They think it makes them look weak, and avoiding that is evidently more important to them than demonstrating responsible behavior
Phil Anderson’s article “More Is Different” describes how different levels of complexity require new ways of thinking. And as the virus multiplies and spreads, that’s just what the human race desperately needs...
The pandemic is no excuse to abandon chronic disease management and prevention
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Yesterday’s total solar eclipse, the last until 2015, was visible to precious few. The path of the total eclipse barely skimmed northern Australia and otherwise fell only on the South Pacific Ocean...
Republican Party leaders in the House of Representatives will decide whether Representatives Lamar Smith of Texas, James Sensenbrenner of Wisconsin or Dana Rohrabacher of California will succeed Ralph Hall, also of Texas, as chair of the House Committee...
This is a series of Q&As with young and up-and-coming science, health and environmental writers and reporters. They - at least some of them - have recently hatched in the Incubators (science writing programs at schools of journalism), have even more recently fledged (graduated), and are now making their mark as wonderful new voices explaining science to the public...
If scientists in Brazil have their way, the populations of eight endangered species could soon expand through a mass effort to clone them. The project is spearheaded by the Brasilia Zoological Garden in partnership with Embrapa, the Brazilian government's agricultural research agency.The scientists have already spent the past two years collecting 420 genetic samples for the species—mostly from dead specimens found in the Cerrado savanna region—and are now waiting for legal authorization to start the cloning...
True memories fade and false ones appear.Each time we recall something, the memory is imperfectly re-stitched by our brains. Our memories retain familiarity but, like our childhood blankets, can be recognizable yet filled with holes and worn down with time.To date, research has shown that it is fairly easy to take advantage of our fallible memory...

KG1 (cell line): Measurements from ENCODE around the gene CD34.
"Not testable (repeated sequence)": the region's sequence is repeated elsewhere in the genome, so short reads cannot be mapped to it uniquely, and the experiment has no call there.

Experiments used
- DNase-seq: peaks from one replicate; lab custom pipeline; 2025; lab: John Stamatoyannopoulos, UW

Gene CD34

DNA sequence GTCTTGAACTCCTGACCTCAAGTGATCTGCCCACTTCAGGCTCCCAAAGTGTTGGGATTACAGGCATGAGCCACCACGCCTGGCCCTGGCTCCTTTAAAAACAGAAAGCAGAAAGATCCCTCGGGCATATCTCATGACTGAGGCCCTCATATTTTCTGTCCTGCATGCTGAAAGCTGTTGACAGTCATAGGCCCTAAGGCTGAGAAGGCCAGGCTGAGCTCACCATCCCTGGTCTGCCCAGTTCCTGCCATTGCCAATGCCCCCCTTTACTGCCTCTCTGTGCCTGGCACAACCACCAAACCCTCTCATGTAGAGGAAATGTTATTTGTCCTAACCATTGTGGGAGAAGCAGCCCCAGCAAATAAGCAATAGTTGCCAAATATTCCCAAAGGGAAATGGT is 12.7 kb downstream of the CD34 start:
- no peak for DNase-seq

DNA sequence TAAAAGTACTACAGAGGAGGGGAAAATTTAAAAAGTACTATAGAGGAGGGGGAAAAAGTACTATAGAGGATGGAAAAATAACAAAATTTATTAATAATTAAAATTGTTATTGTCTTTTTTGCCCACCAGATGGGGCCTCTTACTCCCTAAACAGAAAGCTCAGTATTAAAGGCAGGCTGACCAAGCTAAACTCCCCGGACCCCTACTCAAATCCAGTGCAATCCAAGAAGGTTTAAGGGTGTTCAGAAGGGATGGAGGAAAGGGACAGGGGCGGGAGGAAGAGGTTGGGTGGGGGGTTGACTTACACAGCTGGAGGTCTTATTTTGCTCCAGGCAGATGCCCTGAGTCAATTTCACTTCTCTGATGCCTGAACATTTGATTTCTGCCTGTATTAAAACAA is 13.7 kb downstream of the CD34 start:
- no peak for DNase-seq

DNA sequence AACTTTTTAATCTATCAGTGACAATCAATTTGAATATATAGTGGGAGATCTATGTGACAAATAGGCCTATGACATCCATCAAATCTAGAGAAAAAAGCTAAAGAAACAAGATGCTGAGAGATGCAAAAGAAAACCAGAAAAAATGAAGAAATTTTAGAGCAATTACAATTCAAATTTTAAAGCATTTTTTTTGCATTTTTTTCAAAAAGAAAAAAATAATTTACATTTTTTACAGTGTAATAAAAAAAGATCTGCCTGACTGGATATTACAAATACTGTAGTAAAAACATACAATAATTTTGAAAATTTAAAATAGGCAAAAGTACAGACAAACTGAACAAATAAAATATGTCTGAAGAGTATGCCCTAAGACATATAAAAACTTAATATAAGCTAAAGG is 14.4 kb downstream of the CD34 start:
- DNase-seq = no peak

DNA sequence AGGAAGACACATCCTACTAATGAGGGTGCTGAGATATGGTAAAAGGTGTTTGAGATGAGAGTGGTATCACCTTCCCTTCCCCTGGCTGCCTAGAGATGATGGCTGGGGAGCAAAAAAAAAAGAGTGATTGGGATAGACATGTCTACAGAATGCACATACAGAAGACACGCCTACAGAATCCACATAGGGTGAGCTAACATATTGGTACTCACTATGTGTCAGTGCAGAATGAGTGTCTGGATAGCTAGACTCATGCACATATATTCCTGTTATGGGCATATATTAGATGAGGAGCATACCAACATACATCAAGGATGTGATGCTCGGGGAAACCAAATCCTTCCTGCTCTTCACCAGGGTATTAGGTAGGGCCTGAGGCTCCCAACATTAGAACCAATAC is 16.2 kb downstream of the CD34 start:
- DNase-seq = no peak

Thank you to everyone who came out and donated for the annual Science Bloggers for Students Donors Choose drive - we raised $25,074 for student science programs across the country!
Image of the Week #68, November 13th, 2012: From: Staten Island's "Bluebelt" Doesn't Fight Superstorms, but Plays Crucial Role in Managing Excess Rainfall by Kathleen Raven at Guest Blog ...
#SciAmBlogs Tuesday - being wrong, US energy sufficiency, map of early universe, just war, inside a crack house, and more.
- Steven Ross Pomeroy - The Key to Science (and Life) Is Being Wrong - Melissa C. Lott - U.S. Poised For Energy Self-Sufficiency - Cassie Rodenberg - Inside a Crack House (Video) - Kelly Oakes - How a new map of the early universe is like a hedgehog - John Horgan - Is the “Just War” Concept an Oxymoron, or Can It Be Salvaged? - Bora Zivkovic - Tune in to State Of Things today at 12noon EST. - Scicurious - Crowdfunding psychopharmacology - Katherine Harmon - 3-D Imaging Improves Breast Cancer Screening - John Matson - LHC Experiment Yields No Insight into Post-Higgs Physics - David Biello - Tesla Triumphs: Electric Car Bests the Rest - The Editors - Storm Warnings: Climate Change and Extreme Weather–SA‘s Latest E-Book =======================Conversations on our articles and blog posts often continue on our Facebook page - "Like" it and join in the discussion...
Scientific American launched its e-Book program this summer, starting with The Science of Sports: Winning in the Olympics . Each month, we add new titles selected from the most relevant issues facing science today...
Since America's love affair with cars really got rolling after World War II, nothing but a gasoline-burning internal combustion engine would do. Until now.The gearheads at Motor Trend have named the Tesla Model S the car of the year for 2013—the first time an all-electric vehicle has ever won the honor...
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